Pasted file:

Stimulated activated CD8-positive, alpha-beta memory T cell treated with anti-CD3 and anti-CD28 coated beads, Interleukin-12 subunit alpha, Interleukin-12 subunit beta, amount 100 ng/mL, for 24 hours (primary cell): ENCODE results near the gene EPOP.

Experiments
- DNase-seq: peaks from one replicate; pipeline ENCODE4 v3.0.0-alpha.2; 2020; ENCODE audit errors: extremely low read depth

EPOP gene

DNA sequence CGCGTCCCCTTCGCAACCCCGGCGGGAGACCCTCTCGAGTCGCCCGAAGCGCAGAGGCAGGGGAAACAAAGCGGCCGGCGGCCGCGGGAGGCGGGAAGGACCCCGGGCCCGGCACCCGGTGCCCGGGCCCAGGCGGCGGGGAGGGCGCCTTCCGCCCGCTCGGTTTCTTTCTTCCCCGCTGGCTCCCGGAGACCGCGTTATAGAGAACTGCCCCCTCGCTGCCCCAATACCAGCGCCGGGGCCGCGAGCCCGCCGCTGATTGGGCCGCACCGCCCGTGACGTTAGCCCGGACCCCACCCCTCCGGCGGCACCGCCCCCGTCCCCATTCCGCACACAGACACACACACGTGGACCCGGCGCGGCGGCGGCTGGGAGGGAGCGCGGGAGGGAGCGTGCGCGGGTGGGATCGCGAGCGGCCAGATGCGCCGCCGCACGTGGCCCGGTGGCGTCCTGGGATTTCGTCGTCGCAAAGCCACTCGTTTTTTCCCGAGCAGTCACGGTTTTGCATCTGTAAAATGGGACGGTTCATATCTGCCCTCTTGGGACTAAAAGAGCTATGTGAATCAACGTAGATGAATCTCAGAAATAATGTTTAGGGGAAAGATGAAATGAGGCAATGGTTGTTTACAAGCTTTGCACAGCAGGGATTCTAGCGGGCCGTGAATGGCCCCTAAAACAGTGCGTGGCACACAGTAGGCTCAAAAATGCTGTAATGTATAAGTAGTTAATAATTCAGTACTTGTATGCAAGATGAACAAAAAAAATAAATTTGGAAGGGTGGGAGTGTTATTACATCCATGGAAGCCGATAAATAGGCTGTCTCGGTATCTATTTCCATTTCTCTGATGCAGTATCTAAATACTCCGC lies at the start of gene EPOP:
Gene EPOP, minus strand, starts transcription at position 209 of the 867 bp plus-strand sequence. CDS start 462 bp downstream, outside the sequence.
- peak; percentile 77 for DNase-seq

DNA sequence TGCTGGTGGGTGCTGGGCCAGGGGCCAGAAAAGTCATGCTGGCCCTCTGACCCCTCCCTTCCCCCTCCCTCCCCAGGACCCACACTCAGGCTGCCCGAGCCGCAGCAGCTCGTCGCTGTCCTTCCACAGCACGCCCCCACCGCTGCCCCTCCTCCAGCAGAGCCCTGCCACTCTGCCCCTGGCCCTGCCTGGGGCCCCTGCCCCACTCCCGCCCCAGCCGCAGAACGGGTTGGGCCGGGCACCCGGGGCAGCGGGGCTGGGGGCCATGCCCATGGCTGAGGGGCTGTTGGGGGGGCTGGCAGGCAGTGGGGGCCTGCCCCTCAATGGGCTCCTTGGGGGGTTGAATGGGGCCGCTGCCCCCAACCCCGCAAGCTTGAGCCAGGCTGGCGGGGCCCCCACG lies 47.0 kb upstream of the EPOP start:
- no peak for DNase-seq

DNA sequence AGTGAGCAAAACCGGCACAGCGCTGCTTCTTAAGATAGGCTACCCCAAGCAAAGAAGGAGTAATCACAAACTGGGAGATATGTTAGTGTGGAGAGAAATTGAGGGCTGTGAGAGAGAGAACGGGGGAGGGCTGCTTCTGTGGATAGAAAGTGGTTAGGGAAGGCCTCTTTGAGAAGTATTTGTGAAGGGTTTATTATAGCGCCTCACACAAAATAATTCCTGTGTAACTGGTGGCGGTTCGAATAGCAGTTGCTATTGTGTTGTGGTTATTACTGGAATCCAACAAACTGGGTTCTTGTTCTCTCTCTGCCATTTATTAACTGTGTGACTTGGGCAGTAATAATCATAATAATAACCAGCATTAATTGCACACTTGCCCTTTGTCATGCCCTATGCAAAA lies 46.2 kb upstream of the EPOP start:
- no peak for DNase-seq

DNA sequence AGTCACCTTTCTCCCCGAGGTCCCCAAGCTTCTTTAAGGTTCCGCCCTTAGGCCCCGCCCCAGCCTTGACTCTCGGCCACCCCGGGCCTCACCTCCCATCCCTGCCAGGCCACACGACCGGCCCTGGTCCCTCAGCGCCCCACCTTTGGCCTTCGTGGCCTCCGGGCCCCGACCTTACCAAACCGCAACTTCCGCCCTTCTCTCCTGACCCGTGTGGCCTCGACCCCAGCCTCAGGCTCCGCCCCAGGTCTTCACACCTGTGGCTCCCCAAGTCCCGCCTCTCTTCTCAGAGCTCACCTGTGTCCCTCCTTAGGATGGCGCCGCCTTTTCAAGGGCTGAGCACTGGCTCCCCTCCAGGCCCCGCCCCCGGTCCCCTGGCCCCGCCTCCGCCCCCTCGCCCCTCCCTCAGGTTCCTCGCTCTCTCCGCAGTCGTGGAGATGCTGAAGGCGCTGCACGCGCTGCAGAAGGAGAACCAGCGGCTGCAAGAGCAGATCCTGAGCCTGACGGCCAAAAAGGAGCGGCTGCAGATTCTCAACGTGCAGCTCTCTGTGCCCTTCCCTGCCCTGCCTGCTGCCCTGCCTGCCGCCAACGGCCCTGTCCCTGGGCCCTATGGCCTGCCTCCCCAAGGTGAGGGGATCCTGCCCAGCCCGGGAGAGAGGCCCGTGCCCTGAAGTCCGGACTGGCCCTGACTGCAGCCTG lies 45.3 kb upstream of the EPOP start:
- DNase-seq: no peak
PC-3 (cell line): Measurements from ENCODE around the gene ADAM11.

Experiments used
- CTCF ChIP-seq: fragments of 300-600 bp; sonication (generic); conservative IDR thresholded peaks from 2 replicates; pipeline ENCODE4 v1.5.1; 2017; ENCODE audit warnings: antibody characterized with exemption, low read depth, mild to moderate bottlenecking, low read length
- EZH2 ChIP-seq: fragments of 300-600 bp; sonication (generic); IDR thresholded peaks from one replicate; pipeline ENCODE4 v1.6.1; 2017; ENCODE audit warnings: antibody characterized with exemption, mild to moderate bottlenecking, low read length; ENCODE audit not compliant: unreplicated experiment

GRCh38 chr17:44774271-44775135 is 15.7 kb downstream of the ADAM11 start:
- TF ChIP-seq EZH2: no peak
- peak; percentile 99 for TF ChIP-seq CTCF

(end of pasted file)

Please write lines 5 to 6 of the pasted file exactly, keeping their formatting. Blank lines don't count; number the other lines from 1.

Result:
DNA sequence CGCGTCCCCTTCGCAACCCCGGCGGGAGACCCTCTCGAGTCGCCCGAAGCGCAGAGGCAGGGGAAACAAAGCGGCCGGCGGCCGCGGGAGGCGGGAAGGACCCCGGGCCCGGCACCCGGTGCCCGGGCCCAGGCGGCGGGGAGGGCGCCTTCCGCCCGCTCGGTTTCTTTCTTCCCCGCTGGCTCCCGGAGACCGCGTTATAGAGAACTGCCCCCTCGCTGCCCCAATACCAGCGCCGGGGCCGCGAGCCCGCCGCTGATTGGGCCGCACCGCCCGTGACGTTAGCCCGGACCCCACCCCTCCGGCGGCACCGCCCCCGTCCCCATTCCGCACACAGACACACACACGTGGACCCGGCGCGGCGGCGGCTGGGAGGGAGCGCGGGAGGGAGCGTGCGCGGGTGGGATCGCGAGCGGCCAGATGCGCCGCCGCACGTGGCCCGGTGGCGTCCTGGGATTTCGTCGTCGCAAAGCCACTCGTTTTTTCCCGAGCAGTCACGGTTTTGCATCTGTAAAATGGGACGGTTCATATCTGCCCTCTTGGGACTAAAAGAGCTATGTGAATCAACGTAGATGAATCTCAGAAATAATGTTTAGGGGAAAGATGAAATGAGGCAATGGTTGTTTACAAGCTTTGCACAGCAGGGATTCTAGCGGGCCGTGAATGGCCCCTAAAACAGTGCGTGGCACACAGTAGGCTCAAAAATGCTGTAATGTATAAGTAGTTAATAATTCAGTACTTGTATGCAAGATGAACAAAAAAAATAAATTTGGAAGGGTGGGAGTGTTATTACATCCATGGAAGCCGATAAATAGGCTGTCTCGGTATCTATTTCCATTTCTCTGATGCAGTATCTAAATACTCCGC lies at the start of gene EPOP:
Gene EPOP, minus strand, starts transcription at position 209 of the 867 bp plus-strand sequence. CDS start 462 bp downstream, outside the sequence.